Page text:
On the flipside, using the reel linkage selective gold plating process comes with some downsides, such as:
- It is not one of the most-flexible plating processes for PCB parts.
- Changing over and making relevant setups between the runs is not always easy.
How Traditional Selective (Brush) Gold Plating Compares to Immersion Plating
The difference between the traditional selective gold plating and immersion gold or ENIG is that the former allows the electroplating of the nickel coating, followed by the application of the gold plating on the specific circuit board pads or parts. On the contrary, immersion plating or Electroless Nickel Immersion Gold (ENIG) doesn’t use electric current, which means that the nickel coating has to be deposited before the gold coating can be applied to the PCB pads and other localized areas with chemical reactions.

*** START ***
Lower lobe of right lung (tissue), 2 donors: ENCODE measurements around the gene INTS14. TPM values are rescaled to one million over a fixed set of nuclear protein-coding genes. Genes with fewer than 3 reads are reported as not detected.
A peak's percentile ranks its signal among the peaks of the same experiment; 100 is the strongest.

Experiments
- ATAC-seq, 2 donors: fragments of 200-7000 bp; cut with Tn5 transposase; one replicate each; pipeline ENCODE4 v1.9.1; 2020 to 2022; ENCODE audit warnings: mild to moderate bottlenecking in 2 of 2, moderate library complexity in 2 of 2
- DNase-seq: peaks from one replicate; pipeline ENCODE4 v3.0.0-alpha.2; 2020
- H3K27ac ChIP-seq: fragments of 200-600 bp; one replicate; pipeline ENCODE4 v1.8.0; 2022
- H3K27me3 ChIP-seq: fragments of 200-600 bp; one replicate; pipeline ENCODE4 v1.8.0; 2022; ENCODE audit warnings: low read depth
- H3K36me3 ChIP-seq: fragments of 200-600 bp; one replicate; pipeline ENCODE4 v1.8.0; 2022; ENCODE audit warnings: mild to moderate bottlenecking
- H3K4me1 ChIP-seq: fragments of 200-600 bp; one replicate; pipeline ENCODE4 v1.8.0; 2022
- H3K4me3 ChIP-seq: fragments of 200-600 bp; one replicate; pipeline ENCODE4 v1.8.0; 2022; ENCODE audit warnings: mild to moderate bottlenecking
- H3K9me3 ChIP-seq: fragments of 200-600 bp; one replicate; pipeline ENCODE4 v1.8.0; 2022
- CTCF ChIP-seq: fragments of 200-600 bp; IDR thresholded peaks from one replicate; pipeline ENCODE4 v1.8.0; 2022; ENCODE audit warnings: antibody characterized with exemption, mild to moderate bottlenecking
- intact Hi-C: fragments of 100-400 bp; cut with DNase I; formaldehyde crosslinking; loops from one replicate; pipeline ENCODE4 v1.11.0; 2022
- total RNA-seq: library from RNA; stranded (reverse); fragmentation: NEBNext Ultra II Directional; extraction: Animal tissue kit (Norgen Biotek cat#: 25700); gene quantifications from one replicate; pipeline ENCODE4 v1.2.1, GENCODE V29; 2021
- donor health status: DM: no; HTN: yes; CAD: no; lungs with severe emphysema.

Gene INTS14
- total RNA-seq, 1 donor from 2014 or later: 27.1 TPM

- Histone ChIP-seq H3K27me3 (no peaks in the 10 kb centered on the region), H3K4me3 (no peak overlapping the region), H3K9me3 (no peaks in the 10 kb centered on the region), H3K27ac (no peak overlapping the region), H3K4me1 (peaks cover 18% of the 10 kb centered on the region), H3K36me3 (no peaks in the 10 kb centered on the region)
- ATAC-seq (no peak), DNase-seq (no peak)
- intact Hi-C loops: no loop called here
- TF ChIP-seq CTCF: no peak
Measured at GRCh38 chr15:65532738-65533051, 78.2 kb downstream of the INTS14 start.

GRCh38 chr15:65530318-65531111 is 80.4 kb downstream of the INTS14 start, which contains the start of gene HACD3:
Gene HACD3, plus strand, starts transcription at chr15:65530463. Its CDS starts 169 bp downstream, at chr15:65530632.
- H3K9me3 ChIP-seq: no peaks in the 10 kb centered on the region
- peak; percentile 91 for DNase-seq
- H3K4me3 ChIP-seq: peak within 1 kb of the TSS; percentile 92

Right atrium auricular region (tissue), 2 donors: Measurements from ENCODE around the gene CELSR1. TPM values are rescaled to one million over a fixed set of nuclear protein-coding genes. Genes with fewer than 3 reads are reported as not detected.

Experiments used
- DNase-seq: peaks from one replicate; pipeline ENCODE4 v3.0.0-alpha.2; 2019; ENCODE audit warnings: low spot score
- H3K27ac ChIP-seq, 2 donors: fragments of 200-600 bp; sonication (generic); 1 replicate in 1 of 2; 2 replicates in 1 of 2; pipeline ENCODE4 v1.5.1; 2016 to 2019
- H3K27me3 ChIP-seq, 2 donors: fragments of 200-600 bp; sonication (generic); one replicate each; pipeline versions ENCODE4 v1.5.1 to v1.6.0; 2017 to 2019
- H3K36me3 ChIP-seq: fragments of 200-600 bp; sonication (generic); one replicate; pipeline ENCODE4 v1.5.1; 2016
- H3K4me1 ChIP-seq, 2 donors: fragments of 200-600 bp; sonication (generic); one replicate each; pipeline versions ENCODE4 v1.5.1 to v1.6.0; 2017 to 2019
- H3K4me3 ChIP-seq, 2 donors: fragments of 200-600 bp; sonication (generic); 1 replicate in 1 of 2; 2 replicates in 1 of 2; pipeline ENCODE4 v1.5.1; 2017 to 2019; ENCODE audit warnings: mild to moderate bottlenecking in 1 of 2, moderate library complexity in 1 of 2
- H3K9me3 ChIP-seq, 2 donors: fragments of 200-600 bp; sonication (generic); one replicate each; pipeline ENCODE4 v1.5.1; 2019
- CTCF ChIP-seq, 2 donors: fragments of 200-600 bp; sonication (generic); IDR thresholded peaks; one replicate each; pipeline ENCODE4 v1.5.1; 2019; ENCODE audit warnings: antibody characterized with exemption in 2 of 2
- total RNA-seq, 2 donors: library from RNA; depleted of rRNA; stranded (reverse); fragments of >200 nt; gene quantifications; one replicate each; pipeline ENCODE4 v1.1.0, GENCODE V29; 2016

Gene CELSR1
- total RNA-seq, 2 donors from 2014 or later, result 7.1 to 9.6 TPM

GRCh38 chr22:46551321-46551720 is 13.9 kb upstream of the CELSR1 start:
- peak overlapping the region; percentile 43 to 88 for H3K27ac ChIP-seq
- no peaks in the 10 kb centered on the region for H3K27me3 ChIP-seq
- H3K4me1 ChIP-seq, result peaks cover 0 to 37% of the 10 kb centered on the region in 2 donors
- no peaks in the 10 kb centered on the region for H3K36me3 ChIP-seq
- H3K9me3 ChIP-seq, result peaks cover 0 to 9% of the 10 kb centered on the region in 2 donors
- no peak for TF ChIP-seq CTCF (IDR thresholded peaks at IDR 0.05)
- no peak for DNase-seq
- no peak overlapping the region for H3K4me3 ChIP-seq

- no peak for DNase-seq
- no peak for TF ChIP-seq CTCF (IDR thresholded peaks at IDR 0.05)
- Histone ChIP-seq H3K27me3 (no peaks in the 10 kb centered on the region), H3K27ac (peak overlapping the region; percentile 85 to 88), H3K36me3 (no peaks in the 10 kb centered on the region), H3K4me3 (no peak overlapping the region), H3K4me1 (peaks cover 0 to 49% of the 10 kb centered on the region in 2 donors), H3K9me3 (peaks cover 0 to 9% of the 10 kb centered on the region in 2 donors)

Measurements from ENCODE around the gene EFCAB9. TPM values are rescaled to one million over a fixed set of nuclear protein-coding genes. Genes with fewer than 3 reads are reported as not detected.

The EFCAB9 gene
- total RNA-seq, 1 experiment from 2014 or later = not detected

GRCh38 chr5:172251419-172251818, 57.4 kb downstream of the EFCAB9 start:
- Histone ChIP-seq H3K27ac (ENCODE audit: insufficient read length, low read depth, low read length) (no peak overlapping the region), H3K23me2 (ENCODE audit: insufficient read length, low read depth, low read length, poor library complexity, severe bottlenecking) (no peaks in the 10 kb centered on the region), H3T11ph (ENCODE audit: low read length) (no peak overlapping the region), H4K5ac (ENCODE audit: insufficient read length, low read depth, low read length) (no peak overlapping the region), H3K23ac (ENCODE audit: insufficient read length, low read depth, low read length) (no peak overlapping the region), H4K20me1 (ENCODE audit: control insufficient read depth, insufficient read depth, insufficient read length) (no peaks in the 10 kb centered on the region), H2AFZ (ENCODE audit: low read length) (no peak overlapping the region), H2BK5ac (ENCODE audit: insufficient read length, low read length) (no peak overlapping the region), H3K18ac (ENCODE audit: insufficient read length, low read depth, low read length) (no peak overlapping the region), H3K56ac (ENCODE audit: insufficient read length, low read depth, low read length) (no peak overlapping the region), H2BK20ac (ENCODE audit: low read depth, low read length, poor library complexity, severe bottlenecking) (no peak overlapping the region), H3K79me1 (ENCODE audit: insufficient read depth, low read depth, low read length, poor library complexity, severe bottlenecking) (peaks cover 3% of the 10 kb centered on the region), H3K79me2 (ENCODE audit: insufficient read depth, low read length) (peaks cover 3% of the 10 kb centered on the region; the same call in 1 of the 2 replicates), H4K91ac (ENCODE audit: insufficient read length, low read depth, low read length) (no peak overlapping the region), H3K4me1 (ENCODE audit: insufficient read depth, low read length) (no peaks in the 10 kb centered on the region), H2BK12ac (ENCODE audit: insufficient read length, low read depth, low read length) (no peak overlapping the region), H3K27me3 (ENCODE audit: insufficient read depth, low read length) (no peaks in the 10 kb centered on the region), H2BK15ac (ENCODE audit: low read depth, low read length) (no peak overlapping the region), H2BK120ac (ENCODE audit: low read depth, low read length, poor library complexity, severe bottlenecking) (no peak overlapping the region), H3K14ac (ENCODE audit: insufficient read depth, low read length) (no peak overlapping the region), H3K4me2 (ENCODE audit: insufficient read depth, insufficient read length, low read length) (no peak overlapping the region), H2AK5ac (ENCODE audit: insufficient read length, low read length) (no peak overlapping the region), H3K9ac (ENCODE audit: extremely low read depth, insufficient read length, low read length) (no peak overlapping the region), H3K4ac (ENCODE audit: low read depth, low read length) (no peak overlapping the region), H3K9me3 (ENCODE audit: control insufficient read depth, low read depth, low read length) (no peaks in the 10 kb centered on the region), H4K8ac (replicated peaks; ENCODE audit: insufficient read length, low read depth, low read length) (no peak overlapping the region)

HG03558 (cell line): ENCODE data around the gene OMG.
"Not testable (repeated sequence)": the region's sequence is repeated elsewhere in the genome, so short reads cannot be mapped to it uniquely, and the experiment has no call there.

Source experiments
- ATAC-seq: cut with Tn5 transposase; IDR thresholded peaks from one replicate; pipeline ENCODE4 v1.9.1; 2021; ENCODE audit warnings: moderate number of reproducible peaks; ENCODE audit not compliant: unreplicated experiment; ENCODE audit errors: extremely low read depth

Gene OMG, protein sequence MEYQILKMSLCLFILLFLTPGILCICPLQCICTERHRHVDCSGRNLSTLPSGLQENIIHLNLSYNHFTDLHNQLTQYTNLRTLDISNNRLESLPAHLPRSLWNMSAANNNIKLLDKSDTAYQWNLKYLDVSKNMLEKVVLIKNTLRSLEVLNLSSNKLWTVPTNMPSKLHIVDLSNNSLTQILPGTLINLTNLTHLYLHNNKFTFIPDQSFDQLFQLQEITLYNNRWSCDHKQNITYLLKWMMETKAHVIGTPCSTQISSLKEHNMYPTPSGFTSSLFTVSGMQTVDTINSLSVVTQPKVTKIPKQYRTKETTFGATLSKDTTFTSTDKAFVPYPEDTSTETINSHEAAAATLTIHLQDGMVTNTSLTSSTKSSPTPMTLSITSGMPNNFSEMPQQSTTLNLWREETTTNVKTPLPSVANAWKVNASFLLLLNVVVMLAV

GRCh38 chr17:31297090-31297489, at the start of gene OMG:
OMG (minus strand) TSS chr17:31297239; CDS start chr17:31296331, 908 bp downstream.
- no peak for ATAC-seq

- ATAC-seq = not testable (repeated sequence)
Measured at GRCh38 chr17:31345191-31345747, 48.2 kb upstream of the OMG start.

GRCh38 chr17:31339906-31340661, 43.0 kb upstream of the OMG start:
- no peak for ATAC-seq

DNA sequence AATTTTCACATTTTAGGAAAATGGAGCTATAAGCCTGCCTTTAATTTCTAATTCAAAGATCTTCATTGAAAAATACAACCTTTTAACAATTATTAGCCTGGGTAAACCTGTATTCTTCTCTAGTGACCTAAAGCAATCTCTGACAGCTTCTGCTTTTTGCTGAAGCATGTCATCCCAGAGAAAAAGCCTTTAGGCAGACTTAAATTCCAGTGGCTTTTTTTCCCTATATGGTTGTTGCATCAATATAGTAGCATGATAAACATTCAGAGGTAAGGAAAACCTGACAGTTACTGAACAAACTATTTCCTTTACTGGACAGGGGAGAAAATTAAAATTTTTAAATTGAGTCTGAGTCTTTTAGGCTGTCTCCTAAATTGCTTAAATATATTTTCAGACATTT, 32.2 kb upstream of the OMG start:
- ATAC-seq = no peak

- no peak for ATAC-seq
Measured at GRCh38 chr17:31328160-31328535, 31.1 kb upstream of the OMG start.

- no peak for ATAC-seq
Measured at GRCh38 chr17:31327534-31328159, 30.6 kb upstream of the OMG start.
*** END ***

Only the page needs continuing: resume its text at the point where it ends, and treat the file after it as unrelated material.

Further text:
Final Thoughts: Where Can Selective Gold Plating be Applied or Used?
You can use selective plating microbiology across different manufacturing and industrial applications. The process has been found useful in the electronics, defense, dentistry and aeronautics industries. It can also be used in the architecture and medical industries.
For the best results, the following metals should be used when making a selective gold plating: gold, nickel, palladium, cadmium, silver, copper, chromium, zinc, and tin.
Always consult a professional selective gold plating to help you through the process. We’ve laid the groundwork for you. Don’t hesitate to contact us when you are ready to selectively apply gold on your PCB pads.